Dual pane windows have often been touted as a great way to help hold in warm air in the fall & winter and optimize the performance of your RV’s air conditioner in the heat of the summer.

Though for RVs that don’t come with them as standard from the manufacturer, upgrading can be a significant investment. 

If you’ve been looking for ways to make the most out of your RVs heating and air conditioning, then you might be wondering if dual pane windows are worth the money?

The short answer is, yes double-paned windows will help you save money on electricity costs to run the RV’s rooftop air conditioner, and they will also help your liquid propane tanks last longer when you need to run the furnace.

Though we will need to take a closer look at the fine details to find the point at which you are seeing a true return on your investment for installing dual pane windows in your RV.

This starts with asking and finding some clear answers to some very important questions.

What Is Wrong With Single Pane RV Windows?

What Is Wrong With Single Pane RV Windows

Thermal inefficiency is the biggest problem with single-pane windows. The conduction that allows heat to pass from the interior to the cold exterior or vice versa, robs your RV’s HVAC system of its efficiency. Especially if they are large single-pane windows. 

Single pane RV windows also tend to build up condensation. In the summertime, this fogging effect can make it hard to see out of the window.

The condensation can also start to drip down onto woodwork, which could lead to recurring mold damage on your RV’s windowsills.

If you travel in cold weather, or you camp in the mountains in the fall, condensation on a single pane window can turn into ice when the temperatures dip below freezing.  

Single pane RV windows were the standard for decades. Today there are still a lot of new travel trailers, teardrop campers, fifth-wheel trailers, and even some motorhomes that are sold by reputable manufacturers, with single-pane windows as standard.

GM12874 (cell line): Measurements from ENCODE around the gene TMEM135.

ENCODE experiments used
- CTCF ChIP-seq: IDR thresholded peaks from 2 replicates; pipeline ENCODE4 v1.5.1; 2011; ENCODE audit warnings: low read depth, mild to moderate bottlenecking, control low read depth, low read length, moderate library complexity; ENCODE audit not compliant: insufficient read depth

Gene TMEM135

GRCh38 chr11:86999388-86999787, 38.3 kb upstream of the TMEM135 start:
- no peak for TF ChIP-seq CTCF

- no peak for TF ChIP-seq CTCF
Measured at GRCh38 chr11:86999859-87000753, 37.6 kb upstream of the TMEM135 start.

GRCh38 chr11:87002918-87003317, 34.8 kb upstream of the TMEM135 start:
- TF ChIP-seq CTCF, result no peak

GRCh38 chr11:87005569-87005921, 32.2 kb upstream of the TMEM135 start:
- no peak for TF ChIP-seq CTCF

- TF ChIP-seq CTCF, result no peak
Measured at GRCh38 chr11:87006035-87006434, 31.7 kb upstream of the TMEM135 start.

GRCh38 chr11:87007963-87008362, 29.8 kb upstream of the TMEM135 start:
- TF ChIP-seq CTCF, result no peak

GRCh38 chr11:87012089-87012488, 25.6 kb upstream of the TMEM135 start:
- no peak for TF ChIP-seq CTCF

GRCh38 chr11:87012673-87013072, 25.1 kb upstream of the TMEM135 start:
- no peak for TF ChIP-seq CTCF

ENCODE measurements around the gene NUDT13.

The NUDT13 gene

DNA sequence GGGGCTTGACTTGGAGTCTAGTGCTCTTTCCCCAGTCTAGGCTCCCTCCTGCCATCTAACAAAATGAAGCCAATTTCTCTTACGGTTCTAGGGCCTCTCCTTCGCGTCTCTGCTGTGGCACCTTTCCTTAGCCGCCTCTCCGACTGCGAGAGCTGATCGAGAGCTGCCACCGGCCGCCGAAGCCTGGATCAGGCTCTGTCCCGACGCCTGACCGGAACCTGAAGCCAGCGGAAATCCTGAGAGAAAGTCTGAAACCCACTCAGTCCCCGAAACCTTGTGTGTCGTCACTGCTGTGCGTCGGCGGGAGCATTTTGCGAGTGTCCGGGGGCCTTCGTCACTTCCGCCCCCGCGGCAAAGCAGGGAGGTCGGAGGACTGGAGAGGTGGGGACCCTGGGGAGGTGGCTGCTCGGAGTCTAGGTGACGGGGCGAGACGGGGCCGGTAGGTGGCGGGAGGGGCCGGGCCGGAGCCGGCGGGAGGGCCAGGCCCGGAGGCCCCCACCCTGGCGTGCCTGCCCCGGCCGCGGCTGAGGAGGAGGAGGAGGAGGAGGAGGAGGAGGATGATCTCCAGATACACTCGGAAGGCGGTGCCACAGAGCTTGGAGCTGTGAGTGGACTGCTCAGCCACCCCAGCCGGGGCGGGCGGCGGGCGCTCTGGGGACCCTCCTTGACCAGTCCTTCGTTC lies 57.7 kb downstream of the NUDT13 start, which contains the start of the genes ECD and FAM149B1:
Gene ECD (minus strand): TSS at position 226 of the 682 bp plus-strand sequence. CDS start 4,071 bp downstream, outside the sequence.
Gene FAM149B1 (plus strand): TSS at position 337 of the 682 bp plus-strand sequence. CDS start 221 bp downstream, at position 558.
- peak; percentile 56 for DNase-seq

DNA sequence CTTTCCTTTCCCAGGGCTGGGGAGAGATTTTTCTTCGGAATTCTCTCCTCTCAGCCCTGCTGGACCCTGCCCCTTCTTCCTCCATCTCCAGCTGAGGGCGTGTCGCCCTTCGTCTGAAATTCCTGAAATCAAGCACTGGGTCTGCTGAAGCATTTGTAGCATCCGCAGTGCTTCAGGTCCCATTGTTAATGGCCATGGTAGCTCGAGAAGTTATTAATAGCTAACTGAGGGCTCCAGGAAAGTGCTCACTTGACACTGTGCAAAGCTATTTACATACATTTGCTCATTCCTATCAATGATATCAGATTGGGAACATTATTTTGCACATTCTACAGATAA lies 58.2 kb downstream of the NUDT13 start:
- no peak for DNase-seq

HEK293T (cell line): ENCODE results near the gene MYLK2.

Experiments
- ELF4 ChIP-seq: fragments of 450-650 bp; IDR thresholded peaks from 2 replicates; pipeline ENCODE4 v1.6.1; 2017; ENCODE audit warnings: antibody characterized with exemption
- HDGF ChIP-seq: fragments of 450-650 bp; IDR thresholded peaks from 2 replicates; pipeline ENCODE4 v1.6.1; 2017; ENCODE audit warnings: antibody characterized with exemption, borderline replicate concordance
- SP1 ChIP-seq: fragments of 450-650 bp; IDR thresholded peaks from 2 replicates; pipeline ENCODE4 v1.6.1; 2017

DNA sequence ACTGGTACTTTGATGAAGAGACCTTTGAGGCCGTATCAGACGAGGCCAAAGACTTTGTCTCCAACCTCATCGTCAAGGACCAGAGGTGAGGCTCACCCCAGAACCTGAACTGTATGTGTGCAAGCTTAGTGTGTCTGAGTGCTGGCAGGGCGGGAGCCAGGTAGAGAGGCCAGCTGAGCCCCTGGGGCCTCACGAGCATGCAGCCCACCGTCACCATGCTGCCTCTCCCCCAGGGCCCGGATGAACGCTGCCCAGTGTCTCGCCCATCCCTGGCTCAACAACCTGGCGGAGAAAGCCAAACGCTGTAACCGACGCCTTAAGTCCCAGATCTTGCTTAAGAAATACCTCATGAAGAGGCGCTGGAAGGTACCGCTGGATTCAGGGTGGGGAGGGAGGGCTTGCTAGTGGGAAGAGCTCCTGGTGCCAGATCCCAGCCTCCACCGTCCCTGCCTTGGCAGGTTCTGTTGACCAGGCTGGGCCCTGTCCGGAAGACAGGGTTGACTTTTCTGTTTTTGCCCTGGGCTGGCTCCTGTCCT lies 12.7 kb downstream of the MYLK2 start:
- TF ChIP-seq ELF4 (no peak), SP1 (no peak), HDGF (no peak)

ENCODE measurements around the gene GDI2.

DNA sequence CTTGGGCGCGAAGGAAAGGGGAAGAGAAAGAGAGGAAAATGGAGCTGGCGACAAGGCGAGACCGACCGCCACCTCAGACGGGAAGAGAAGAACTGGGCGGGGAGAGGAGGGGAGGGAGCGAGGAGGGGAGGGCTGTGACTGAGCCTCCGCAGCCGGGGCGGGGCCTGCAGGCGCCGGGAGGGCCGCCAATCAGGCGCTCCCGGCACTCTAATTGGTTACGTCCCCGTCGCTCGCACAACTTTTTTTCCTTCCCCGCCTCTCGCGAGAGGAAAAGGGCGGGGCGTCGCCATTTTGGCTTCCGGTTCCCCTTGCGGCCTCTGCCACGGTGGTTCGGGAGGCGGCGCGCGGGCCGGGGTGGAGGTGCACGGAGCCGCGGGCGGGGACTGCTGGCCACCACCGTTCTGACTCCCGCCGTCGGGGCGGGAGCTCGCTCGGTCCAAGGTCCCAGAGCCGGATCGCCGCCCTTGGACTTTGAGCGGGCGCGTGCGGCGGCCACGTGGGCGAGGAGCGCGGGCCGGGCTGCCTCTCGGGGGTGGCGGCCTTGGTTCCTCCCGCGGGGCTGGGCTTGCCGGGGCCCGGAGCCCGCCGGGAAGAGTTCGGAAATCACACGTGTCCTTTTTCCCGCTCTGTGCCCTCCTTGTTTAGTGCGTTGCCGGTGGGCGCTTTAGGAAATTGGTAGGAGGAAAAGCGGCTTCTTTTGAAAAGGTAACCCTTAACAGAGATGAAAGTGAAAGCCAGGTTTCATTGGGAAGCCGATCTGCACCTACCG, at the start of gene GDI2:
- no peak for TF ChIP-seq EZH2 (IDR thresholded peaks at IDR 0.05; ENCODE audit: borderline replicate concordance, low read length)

What Are Dual Pane RV Windows?

What Are Dual Pane RV Windows

Sometimes referred to as “Double Pane” RV windows, they are essentially two panes of glass with a layer of an insulating gas trapped between them.

This significantly reduces the conduction of heat energy between the two panes.

What Are The Benefits Of RV Dual Pane Windows?

What Are The Benefits Of RV Dual Pane Windows

There are several benefits to consider with dual pane RV windows. Some will translate into direct dollars & cents savings, while others simply help enhance your RV camping experience. This includes things like:

Thermal Efficiency

The reduced thermal conduction of dual pane RV windows translates into better energy efficiency from both your RV’s propane furnace when the temperature outside is low.

It is especially helpful for times when you might be camping in winter conditions or in the mountains where temperatures can dip dramatically at night. 

This is part of the reason why fall hunters prioritize dual pane windows when using their RV as a base camp for fall and early winter hunting trips on public land.